Safe House

The last time we saw Denzel Washington he was helping corral an out-of-control train in 2010’s Unstoppable. Now he’s helping save what could have been a train wreck of a clichéd action-spy thriller.

Without Washington, Safe House would have had all the ingredients required for an abject failure– a first time screenwriter, a first-time director, a lousy release date (Safe House isn’t exactly Valentine’s Day fare), and Ryan Reynolds. (No offense, Ryan, but unless you’re making googly-eyes with Sandra Bullock, you haven’t had the best track record lately.)

But Safe House not only stays afloat, it actually comes off as a solid film, worthy of being in the same conversation as its cousins The Bourne Identity and Spy Game.

Reynolds plays fresh-faced spook Matt Weston, charged with babysitting a CIA safe house in Cape Town, South Africa. With the scarcity of action Reynolds sees, it’s surprising he’s not tempted to just hang a ‘CLOSED’ sign in the door and hit the neighborhood bar.

Then one day, all hell breaks loose as rogue agent Tobin Frost (Washington) shows up at the American Consulate in Cape Town after almost a decade underground. When he’s transferred to Weston’s safe house, he’s followed almost instantly by a dozen shady commando-types armed to the teeth with machine guns and flash grenades. Weston gets Frost out alive, but it turns out that was the easy part. Now he has to find out how the safe house was compromised and who’s behind it, all while keeping Frost from going back underground.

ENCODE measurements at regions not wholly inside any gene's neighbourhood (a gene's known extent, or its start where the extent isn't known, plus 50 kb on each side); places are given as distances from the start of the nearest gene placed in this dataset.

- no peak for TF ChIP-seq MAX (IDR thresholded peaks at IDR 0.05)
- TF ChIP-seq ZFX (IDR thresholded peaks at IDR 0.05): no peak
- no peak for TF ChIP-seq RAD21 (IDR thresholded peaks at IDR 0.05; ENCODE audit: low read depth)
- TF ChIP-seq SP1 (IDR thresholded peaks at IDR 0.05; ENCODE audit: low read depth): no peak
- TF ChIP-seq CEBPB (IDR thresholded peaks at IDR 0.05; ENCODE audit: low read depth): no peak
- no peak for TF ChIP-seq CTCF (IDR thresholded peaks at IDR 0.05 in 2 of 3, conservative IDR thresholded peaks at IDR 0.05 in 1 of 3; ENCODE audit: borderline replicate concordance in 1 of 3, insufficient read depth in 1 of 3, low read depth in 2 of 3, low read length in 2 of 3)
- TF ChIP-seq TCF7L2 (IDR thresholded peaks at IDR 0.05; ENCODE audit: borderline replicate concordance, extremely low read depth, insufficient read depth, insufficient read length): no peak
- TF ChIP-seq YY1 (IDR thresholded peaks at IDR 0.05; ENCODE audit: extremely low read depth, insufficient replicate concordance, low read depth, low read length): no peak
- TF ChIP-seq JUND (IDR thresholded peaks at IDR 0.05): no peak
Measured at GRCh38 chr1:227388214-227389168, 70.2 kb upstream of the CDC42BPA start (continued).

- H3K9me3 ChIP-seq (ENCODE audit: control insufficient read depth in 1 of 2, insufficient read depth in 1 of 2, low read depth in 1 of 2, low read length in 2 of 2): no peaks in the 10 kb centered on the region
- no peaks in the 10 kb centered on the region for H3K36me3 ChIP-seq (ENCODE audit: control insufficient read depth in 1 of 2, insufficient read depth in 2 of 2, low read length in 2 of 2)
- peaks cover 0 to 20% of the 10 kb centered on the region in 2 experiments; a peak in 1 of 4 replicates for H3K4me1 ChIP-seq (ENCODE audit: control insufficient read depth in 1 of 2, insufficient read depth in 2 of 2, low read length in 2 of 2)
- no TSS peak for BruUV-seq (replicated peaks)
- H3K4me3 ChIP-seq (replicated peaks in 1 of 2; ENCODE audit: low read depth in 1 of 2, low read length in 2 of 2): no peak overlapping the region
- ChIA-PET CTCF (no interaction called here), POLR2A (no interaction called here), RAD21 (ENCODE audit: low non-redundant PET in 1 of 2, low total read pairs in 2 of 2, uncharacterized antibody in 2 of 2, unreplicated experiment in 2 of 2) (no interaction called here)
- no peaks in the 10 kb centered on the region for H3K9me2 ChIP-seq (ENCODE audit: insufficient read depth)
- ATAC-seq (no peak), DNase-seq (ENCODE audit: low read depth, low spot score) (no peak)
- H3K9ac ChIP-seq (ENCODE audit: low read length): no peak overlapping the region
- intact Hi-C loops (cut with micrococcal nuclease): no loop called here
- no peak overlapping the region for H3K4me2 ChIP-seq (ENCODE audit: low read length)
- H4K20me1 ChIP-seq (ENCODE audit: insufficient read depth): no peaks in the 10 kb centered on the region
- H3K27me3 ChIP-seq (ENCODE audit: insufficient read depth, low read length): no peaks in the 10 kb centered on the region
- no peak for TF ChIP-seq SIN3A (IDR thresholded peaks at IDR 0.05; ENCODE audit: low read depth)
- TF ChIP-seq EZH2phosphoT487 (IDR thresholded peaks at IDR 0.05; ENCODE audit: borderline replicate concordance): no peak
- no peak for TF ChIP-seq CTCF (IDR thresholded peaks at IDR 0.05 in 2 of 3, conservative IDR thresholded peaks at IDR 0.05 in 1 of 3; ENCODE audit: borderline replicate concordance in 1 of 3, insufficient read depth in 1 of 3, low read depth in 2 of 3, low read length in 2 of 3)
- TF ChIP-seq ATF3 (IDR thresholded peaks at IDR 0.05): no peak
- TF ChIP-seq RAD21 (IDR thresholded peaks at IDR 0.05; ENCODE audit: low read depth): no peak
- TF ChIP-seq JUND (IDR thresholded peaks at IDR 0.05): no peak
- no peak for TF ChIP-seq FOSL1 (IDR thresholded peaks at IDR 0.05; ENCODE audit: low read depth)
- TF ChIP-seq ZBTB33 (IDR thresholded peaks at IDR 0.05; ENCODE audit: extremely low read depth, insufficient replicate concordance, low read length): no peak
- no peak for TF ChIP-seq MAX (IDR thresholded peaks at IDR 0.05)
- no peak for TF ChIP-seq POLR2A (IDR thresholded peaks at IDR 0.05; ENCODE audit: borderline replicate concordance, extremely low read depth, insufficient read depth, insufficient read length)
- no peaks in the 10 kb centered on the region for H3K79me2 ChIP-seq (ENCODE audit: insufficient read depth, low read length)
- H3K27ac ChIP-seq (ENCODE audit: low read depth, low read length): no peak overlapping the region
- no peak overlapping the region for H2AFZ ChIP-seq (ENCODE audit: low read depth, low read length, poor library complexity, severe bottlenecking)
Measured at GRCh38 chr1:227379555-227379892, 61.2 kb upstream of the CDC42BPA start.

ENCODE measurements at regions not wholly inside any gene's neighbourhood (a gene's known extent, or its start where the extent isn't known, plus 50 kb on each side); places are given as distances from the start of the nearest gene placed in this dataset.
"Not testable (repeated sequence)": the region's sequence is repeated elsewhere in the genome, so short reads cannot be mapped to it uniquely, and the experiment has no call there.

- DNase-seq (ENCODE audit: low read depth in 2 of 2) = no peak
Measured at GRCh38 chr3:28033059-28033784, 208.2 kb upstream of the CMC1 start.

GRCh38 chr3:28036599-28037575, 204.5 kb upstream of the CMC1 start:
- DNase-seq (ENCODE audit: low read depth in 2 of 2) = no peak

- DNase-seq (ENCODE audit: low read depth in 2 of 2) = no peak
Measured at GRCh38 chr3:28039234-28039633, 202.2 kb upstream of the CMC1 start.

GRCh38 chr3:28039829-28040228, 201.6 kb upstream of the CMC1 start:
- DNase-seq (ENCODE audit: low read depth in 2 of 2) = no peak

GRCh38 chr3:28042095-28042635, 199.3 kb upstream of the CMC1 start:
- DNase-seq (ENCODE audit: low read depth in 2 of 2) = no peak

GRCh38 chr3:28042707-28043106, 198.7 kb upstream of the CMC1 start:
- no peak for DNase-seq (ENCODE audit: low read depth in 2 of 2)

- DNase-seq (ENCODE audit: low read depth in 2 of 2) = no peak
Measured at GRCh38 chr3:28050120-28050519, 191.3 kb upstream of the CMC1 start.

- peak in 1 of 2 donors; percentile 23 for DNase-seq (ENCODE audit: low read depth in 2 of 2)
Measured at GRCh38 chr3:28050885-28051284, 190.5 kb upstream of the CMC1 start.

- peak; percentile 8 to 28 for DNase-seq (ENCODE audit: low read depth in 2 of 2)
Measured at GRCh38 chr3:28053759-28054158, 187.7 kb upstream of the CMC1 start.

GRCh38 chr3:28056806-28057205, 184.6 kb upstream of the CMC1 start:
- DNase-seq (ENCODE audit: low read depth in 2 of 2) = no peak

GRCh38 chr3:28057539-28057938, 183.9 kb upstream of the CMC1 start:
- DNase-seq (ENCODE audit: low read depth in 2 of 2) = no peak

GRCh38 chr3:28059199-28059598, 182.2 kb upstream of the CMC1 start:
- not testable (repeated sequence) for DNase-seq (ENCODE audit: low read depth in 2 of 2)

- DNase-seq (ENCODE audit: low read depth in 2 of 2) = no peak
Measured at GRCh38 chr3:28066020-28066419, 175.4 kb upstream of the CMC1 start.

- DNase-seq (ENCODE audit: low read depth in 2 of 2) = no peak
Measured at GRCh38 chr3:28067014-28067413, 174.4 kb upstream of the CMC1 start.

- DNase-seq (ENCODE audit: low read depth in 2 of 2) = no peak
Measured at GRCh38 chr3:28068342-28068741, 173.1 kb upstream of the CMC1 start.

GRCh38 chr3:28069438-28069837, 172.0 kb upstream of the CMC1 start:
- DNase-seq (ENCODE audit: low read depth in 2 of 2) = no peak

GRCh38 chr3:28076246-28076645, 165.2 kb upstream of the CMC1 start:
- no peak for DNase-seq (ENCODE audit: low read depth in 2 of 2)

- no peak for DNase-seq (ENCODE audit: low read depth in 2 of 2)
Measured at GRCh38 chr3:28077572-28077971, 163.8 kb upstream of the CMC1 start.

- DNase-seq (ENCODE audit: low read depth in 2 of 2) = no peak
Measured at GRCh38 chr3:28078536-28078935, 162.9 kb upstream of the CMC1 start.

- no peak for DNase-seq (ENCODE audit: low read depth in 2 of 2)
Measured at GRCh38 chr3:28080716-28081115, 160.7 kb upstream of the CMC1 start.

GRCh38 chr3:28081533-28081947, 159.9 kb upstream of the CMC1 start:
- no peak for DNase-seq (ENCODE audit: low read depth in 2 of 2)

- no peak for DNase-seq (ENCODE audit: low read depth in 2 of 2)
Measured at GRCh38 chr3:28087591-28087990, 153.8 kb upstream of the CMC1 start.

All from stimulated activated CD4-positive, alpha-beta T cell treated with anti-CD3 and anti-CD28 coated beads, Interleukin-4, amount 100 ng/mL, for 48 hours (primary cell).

The higher-ups back at Langley aren’t sure what’s going on, and when they give Weston the ol’ “We’ll take it from here, son,” he quickly realizes that he’s on his own.

Swedish Director Daniel Espinosa proves himself to be highly capable, especially with veteran cinematographer Oliver Wood (the Bourne trilogy) by his side. He gives the movie a Tony Scott-like look– drenched in over-saturated colors with a raw graininess. He also wisely keeps the action going almost non-stop– you don’t even get the slightest chance to breathe and think about how derived some of the plot is.

Story-wise, there’s not much new here that you haven’t seen in any number of spy films already; someone in the CIA is corrupt, the new kid takes it upon himself to find answers, and he always stays a step-and-a-half ahead of the bad guys… you know the drill. But freshman writer David Guggenheim’s rep is spared considerably due to the solid performances across the board.

Reynolds does enough here to not only redeem himself after the whole Green Lantern debacle but to show that he may actually have a promising future outside of chick flicks. The top-notch supporting actors, including Brendan Gleeson, Vera Farmiga, and Sam Shepard, all shine, too– giving even more credibility to the proceedings.

It’s Washington, though, who pilots this ship with a such cool precision that his resumé remains near-perfect. By the time the dust settles, Safe House has not only avoided becoming just another throw-away piece of winter crap, it stands as further testament to the fact that Denzel Washington is a pretty safe bet at the cineplex.

4/5 stars